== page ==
Stranger Things works so well because of its cast. You’re always taking a gamble when your story relies on child actors but the performances of Finn Wolfhard, Gaten Matarazzo, and Caleb McLaughlin are fantastic. At no point do you question the friendship between Mike, Dustin, Lucas, and Will as it always feels organic. This group has a clear chemistry with each other and I wouldn’t be surprised to learn that they forged a friendship off the screen. Then there’s Millie Bobby Brown’s portrayal of Eleven which in a lot of ways is the heart of the show. Brown is able to do so much with her lack of dialogue that you can’t help but have an overwhelming amount of feels for Eleven. She is hands down the backbone of the show and she knocks it out of the park.
As for our adult actors. Winona Ryder, who plays Joyce Byers, reminds us why we fell in love with her in the first place. Her performance of a grieving mother who refuses to believe that her child is actually gone is spellbinding and packed full of emotion. Stranger Things plays as a mini welcome back party to an actress who kind of slipped through the cracks over the course of time. Ryder’s counterpart here is David Harbour, who plays Jim Hopper, the town’s chief of police who is searching for redemption before he even becomes aware of it. Harbour, who has shown up all over the place, really settles in and flourishes in the role. I also would like to mention Natalia Dyer, as Nancy Wheeler, as she does a great job holding down the teenage angst role.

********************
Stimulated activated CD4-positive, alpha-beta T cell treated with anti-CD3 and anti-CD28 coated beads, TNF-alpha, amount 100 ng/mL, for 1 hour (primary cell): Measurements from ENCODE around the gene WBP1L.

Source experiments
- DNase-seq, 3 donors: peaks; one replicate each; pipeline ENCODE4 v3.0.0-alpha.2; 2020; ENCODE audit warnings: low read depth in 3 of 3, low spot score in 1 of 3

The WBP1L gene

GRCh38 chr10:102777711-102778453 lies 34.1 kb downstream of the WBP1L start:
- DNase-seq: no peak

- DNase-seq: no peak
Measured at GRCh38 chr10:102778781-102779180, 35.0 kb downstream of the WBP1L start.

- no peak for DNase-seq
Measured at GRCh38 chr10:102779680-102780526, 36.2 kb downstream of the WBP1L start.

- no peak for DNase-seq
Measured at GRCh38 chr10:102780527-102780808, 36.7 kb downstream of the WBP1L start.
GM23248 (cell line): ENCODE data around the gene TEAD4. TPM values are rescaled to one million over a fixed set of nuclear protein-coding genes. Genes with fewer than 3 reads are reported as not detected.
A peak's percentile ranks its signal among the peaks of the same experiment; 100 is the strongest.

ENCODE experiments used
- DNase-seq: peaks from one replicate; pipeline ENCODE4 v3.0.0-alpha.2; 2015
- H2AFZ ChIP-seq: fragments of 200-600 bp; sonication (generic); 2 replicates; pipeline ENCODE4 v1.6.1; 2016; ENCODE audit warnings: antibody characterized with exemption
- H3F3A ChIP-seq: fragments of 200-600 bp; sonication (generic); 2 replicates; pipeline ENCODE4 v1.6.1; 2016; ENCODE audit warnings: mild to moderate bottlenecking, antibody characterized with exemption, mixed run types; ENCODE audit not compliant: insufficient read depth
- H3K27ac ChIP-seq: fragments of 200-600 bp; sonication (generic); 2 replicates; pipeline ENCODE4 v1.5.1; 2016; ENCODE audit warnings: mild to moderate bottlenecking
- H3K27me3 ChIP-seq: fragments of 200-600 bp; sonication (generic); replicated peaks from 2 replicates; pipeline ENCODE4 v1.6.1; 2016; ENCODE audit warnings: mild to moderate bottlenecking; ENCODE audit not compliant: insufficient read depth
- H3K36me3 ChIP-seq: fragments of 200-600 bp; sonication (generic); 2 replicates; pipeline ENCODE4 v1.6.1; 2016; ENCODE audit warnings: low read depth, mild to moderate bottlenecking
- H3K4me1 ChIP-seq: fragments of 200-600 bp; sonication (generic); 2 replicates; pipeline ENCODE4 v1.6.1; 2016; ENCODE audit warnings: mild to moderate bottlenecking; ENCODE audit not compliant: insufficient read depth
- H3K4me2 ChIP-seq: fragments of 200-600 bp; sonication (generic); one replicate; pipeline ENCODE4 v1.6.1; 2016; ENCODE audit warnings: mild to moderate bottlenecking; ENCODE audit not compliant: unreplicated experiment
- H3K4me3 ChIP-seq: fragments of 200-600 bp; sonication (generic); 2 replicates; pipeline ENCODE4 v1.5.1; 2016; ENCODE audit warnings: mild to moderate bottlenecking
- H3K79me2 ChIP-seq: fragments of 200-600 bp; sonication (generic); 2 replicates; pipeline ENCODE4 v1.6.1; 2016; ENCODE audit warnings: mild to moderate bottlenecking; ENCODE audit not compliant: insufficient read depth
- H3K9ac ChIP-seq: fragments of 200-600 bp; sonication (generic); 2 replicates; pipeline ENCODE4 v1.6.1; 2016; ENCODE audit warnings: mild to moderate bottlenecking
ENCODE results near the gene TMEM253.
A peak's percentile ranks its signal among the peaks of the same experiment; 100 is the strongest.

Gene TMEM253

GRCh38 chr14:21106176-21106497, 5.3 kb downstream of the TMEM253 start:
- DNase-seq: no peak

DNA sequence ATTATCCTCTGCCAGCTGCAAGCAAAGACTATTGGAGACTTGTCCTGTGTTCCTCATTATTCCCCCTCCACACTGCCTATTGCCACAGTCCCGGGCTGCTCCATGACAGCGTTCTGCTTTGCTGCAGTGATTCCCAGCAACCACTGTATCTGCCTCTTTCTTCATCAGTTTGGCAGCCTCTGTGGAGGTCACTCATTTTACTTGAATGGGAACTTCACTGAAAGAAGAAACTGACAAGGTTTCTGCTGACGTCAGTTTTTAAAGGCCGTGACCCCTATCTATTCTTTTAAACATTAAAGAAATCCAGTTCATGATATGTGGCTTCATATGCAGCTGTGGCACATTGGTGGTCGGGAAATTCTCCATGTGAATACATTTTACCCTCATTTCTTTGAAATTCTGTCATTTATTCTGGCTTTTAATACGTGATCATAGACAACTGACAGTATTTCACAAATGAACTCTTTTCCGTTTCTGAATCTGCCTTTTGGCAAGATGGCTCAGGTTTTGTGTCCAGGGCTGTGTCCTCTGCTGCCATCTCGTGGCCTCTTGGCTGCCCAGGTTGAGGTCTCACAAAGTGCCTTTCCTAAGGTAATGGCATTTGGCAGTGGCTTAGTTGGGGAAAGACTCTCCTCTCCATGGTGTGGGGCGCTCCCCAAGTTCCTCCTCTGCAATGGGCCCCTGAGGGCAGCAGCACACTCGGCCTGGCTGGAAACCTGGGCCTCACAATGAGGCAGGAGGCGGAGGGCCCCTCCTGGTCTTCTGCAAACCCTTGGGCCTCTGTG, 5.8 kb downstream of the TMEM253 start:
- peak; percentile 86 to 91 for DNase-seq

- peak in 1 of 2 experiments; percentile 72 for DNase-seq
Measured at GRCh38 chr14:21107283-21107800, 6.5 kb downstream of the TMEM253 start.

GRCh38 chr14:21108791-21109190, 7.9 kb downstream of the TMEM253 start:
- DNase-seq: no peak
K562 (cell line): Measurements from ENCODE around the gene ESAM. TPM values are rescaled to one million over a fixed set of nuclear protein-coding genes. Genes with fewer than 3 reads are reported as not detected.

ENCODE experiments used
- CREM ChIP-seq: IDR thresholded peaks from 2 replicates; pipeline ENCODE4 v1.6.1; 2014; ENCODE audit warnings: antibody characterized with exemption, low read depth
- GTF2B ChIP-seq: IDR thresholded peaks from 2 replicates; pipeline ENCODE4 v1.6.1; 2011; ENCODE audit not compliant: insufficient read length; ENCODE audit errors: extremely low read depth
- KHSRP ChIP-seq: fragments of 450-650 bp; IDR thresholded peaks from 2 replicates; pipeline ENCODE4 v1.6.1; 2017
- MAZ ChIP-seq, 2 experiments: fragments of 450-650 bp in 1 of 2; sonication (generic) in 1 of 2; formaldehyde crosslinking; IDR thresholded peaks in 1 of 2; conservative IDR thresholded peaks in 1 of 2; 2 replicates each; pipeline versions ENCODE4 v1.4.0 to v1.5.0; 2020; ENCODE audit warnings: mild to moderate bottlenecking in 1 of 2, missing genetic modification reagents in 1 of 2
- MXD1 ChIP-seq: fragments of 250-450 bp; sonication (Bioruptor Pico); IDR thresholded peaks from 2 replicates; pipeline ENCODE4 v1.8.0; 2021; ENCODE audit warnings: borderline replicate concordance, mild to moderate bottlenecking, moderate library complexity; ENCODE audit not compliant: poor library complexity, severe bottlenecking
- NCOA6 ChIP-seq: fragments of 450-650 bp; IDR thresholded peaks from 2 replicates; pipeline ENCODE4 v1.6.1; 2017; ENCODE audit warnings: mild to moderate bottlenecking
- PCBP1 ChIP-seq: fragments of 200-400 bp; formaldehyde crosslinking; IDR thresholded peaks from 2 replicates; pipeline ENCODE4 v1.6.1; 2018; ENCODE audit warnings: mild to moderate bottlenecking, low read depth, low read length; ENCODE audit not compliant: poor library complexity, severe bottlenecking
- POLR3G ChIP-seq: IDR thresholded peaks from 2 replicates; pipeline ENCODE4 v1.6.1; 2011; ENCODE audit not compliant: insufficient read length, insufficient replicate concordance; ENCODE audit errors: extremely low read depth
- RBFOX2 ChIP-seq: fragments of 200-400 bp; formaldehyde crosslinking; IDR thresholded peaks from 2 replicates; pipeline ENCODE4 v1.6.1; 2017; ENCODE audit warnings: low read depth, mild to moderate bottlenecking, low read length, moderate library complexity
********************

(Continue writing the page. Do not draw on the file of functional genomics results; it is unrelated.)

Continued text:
Stranger Things’s eight episodes fly by as you’re put in that moral dilemma, do I stay up all night watching or go to sleep because I have work in the morning? And while eight episodes feels short, it allows for tight story telling with no filler. Each episode is important to the overall narrative as the larger mystery unfolds before us and picks up the pace of the story until you’re left breathless, tearful, creeped out, gleeful, and wanting more come the finale. Which is where I’m at, Geeklings, needing a second season. I didn’t expect to become as emotionally invested in this show as I did. I didn’t expect to want to start re-watching the entire season as soon as it ended. I didn’t expect to be praying to the TV gods to make sure the show gets a second season. Then again… stranger things have happened. Take the time and relish in the summer’s best show. You can come back and thank me later.
Images from Netflix